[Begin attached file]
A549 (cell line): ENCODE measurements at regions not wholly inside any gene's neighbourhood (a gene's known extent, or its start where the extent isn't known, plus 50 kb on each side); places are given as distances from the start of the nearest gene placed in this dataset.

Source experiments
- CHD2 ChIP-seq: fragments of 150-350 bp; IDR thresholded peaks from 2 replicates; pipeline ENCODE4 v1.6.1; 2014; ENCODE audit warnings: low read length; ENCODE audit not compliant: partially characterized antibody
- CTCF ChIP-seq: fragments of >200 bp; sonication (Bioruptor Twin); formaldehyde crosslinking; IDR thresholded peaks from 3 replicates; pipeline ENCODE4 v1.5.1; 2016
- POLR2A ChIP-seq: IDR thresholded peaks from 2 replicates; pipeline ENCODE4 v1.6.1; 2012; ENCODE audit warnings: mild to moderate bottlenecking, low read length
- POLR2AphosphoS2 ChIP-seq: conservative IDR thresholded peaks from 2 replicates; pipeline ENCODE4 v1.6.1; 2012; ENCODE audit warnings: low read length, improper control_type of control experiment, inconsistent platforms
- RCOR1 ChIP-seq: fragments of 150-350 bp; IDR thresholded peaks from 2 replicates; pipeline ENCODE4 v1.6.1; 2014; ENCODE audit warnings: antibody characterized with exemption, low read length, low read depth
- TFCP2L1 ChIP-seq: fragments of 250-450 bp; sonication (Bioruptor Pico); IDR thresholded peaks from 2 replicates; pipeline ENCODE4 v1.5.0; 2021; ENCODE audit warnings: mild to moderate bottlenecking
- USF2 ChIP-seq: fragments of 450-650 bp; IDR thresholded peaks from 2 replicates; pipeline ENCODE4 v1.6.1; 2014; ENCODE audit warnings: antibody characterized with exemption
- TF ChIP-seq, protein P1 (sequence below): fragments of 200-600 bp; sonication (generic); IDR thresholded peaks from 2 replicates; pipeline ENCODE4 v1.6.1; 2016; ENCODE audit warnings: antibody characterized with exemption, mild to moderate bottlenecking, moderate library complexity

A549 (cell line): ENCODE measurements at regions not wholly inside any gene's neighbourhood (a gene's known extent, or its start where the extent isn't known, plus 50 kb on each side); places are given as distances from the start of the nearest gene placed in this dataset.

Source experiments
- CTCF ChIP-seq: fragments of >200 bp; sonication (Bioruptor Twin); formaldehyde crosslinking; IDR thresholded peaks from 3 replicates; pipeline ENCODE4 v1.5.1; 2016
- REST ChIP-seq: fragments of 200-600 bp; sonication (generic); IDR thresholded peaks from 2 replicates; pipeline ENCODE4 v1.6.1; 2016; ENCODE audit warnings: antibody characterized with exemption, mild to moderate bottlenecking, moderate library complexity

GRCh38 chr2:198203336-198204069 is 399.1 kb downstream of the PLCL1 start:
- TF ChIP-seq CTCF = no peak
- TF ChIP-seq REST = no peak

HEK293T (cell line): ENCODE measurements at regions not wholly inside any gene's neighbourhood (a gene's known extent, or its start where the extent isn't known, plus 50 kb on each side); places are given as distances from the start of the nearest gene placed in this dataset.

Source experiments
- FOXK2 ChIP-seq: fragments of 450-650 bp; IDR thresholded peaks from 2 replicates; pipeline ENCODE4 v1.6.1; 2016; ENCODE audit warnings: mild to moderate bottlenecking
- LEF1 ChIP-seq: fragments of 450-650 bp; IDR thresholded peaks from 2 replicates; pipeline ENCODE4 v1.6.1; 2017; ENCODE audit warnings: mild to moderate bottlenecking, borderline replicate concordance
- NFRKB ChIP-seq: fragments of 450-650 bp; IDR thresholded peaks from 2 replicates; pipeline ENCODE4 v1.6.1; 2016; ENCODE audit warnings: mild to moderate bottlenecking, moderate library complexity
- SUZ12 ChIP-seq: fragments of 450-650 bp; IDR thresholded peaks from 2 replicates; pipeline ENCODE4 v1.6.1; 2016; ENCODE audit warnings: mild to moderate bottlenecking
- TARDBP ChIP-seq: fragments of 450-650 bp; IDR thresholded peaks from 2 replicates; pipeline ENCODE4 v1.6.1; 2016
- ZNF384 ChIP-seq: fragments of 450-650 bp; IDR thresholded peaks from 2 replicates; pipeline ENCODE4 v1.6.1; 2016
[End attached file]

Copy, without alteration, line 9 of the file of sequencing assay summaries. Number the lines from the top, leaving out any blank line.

- USF2 ChIP-seq: fragments of 450-650 bp; IDR thresholded peaks from 2 replicates; pipeline ENCODE4 v1.6.1; 2014; ENCODE audit warnings: antibody characterized with exemption